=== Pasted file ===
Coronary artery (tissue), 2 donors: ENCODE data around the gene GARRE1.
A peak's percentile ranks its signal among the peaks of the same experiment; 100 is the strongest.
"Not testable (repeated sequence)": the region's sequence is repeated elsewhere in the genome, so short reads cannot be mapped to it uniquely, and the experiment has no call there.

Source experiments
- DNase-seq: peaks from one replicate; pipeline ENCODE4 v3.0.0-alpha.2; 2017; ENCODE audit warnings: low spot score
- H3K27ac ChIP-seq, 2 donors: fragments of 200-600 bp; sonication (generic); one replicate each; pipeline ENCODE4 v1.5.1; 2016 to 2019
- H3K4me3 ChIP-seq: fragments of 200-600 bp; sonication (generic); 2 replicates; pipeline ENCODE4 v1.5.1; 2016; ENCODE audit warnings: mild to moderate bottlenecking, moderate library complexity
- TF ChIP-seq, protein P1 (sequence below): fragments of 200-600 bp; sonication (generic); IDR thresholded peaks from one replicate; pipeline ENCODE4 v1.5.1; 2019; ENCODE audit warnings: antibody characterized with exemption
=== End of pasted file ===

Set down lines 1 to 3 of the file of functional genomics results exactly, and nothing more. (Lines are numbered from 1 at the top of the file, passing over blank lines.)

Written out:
Coronary artery (tissue), 2 donors: ENCODE data around the gene GARRE1.
A peak's percentile ranks its signal among the peaks of the same experiment; 100 is the strongest.
"Not testable (repeated sequence)": the region's sequence is repeated elsewhere in the genome, so short reads cannot be mapped to it uniquely, and the experiment has no call there.